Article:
Just Posted

Over $650,00 given to rural communities thanks to Rural Dividends

Five communities, including Williams Lake, are receiving $10,000 for project grants

Pregnant Cariboo firefighter tries to save own house from blaze

Julia Flinton and Anthony Sellars both worked on the 2017 wildfires

Road report for Highway 20

Fog patches and slippery sections; Drive BC

Woman killed in head-on crash near Vanderhoof

RCMP say driver crossed the centre line and hit a loaded fuel tanker truck

Mining company prospecting for gold near Bella Coola

Gold discovered in alpine areas where glaciers are receding

B.C. opioid crisis to get same world-renowned treatment approach as HIV/AIDS

A program that focuses on treatment as prevention will roll out Jan. 17

Olympian snowboarder Max Parrot diagnosed with Hodgkin’s lymphoma

Each year in Canada, approximately 900 people are diagnosed with Hodgkin’s lymphoma

‘Prince of Pot’ Marc Emery accused of sexual assault, harassment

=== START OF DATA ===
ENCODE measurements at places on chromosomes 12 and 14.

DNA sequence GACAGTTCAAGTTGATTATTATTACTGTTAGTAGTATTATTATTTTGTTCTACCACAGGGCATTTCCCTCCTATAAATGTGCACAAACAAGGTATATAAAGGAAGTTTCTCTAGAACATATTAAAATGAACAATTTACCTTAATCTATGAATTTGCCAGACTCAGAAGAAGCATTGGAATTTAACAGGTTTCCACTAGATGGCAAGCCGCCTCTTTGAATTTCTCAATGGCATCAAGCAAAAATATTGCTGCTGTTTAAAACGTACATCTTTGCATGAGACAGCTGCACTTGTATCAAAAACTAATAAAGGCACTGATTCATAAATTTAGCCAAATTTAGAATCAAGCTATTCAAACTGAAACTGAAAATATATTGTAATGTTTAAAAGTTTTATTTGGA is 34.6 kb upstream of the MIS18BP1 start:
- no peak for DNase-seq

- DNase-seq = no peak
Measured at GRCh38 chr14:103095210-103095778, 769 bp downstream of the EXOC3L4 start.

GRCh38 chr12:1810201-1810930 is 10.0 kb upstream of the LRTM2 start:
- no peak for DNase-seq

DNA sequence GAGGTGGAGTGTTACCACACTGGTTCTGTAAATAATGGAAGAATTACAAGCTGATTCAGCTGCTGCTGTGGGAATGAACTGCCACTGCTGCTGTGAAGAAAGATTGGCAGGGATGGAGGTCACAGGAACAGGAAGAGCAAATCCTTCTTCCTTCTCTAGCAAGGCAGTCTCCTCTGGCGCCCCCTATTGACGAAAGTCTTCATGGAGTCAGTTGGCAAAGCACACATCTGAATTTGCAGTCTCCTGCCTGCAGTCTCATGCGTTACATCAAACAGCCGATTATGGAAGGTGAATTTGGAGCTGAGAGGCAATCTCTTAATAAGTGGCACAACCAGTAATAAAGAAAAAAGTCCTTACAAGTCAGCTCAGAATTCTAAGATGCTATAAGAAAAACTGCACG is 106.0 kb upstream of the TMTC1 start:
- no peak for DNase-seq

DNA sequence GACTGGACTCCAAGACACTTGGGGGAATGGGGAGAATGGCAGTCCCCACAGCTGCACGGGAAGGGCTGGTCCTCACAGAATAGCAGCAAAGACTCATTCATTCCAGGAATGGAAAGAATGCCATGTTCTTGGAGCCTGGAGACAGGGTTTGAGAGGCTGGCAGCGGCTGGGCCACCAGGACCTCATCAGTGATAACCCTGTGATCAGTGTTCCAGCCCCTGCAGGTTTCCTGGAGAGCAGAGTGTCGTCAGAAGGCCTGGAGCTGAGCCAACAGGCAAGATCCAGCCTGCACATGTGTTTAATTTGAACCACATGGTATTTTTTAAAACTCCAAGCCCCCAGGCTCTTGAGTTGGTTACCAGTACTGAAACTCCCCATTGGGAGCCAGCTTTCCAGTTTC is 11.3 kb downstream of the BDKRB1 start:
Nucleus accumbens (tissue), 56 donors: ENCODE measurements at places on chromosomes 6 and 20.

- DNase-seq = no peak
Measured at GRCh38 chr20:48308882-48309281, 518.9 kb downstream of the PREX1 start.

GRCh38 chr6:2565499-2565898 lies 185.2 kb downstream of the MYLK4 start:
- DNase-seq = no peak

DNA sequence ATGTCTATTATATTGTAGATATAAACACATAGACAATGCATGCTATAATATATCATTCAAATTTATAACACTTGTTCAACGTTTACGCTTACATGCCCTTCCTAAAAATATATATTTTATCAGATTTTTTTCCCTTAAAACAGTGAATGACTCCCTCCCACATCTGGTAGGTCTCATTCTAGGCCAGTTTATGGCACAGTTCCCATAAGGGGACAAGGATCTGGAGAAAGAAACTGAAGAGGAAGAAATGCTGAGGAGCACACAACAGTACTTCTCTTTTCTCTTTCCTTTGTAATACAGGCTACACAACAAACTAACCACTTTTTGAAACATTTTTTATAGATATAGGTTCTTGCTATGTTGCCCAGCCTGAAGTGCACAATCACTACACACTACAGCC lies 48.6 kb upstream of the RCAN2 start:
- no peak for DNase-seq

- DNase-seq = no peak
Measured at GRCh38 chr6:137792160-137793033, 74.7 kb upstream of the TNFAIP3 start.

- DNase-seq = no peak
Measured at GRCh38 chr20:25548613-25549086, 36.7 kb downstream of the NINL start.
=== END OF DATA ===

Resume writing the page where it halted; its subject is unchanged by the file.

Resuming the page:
Emery denied the allegations, but a Toronto woman says she is not the only one speaking out

Vancouver Island photographer makes National Geographic’s 2018 elite

Rare double honour for Marston from the 36 best Your Shots out of nearly 19,000 photos

Ex-Liberal candidate in Burnaby, B.C., says volunteer wrote controversial post

Karen Wang dropped out following online post singling out NDP Leader Jagmeet Singh’s ethnicity

Asteroids are smacking Earth twice as often as before

The team counted 29 craters that were no older than 290 million years

Canada’s arrest of Huawei exec an act of ‘backstabbing,’ Chinese ambassador says

China has called Canada’s arrest of Huawei chief financial officer Meng Wanzhou ‘politically motivated’

Port authority imposes ban on development around Lelu Island

Following Pacific Northwest LNG, there will be no future projects proposed near Flora Bank

In limbo: Leftover embryos challenge clinics, couples

Some are outright abandoned by people who quit paying storage fees and other couples struggle with tough decisions

Most Read